Newspaper article The Christian Science Monitor

Kremlin Extends Grip on Oil

Newspaper article The Christian Science Monitor

Kremlin Extends Grip on Oil

Article excerpt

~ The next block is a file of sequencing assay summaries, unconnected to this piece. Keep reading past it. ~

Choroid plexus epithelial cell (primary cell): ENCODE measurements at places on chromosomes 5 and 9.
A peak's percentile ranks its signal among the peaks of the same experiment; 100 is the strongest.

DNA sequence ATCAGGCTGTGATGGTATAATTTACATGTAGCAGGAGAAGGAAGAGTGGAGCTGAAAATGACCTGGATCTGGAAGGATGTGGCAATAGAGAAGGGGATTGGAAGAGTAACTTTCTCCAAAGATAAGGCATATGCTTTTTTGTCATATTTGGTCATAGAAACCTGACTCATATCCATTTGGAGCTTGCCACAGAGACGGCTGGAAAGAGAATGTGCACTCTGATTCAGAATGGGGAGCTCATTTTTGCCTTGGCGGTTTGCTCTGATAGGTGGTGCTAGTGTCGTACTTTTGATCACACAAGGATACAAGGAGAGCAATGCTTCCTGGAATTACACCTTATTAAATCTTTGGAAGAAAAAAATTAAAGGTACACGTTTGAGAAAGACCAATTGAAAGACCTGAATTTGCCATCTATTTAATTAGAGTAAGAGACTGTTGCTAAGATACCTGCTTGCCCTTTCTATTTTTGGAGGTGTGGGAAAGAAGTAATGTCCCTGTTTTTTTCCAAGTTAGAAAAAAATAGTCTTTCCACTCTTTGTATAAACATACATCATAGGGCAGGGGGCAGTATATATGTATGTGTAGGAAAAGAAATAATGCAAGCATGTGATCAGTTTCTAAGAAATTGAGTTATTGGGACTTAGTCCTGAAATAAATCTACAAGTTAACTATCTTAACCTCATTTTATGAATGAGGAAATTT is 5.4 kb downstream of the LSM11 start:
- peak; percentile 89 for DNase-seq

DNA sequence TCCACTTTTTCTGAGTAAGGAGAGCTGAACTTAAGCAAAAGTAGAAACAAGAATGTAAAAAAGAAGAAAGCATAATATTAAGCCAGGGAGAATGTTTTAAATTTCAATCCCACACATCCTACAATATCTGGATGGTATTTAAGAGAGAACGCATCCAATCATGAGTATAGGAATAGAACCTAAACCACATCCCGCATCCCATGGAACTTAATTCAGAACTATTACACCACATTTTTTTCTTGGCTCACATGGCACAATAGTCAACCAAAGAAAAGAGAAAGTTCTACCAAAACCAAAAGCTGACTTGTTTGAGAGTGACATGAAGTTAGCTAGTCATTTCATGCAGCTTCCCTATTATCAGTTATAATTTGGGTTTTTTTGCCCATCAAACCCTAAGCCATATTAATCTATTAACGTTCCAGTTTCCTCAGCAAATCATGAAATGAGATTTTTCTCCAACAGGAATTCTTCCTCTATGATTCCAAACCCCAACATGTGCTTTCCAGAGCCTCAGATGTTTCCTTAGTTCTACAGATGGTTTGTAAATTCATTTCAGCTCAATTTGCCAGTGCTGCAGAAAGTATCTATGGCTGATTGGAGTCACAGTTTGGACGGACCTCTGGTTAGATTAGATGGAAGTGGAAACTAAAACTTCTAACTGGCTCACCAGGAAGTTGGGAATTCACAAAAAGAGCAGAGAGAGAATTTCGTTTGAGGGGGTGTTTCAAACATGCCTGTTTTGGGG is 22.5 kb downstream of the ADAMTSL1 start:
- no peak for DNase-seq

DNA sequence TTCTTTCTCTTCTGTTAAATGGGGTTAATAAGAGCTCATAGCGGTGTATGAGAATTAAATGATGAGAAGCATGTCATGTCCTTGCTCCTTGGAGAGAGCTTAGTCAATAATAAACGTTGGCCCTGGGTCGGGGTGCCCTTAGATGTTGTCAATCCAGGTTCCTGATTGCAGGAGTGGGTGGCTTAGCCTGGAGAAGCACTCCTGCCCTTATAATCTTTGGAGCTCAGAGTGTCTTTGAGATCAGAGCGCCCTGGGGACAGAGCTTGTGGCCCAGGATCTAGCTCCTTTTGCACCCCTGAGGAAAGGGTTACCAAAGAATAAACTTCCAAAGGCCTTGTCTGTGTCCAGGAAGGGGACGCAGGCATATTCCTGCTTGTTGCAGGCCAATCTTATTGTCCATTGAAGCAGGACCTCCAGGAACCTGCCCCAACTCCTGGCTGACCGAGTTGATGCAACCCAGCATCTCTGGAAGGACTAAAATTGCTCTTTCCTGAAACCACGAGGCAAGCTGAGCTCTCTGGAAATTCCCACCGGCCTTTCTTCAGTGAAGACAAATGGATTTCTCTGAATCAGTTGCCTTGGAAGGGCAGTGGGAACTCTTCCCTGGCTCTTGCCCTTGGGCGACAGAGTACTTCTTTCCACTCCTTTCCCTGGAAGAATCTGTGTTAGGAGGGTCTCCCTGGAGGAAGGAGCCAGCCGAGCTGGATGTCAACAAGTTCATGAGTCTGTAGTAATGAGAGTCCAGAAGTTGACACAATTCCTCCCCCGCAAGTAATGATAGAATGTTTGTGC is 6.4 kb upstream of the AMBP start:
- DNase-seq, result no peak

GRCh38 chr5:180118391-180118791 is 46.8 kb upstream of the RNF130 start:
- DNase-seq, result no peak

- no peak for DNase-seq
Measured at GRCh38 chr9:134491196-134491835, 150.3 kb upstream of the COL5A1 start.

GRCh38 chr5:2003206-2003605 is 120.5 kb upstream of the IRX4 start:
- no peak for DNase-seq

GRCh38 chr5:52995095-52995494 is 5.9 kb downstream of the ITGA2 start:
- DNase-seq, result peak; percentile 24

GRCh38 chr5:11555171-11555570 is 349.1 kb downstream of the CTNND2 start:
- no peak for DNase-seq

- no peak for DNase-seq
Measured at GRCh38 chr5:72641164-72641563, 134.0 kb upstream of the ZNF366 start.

Mikhail Gutseriyev, a Russian oil billionaire who offended the Kremlin, is on the run, claiming he is the victim of political persecution. His private company Russneft, once the country's seventh-largest petroleum firm, has been hobbled by back tax charges and seized by a court. The tribulations of Mr. Gutseriyev, who has reportedly fled to London ahead of an international arrest warrant, bear more than a passing resemblance to the fate of Mikhail Khodorkovsky, whose arrest three years ago led to the effective renationalization of his Yukos oil empire. Since then, the state has moved from a tiny minority stake to direct control of 44 percent of Russia's oil production, according to a recent survey by Russia's Alpha Bank. Another wave of state takeovers is in the wind, experts say, and Russneft has been targeted for incorporation into a new mega-oil firm to be run by the Kremlin. But confusion surrounds the disposition of Russneft, which has reportedly been purchased by aluminum magnate Oleg Deripaska, a close ally of President Vladimir Putin, for some $6 billion. Last week, a Moscow court reaffirmed its seizure of the company, suggesting another contender for control may be waiting in the wings. Experts say that Mr. Putin's intention to step down early next year may have brought a Kremlin power struggle into the open. "Before, there was a precarious balance, but now it's a complete mess in the Kremlin," says Mikhail Krutikhin, an expert with Russian Energy, a Moscow consulting firm. "Putin seems to be a lame duck, and factions seem to be breaking away and acting on their own." Gutseriyev tried to buy Yukos assets Gutseriyev, whose Russneft was a small but fast-growing player that produced about 300,000 barrels daily, reportedly angered the Kremlin earlier this year by attempting to purchase Yukos assets that had been earmarked for state firms. In May, he was charged with "illegal business activity," and Russneft was saddled by Russia's tax police with $800 million in back tax charges. Experts say Gutseriyev, an ethnic Ingush, may have also displeased authorities by supporting politicians opposed to ex-KGB general Murat Zyazikov, the Kremlin appointee who leads the troubled Caucasus republic of Ingushetia. In late August, Gutseriyev's 21-year-old son, Chinghiz, was killed in a mysterious car crash and the tycoon was last seen at the boy's funeral in Baku, Azerbaijan. Last week, a Moscow court issued an international arrest warrant, saying Gutseriyev had violated a pledge not to leave Russia. "Gutseriyev showed he would not be part of the system, and what happened to him is part of a larger process," says Olga Kyrshtanovskaya, head of Elite Studies at the official Russian Institute of Sociology. "People who are intractable, or do not play by the rules, invite a nervous reaction from the authorities. …

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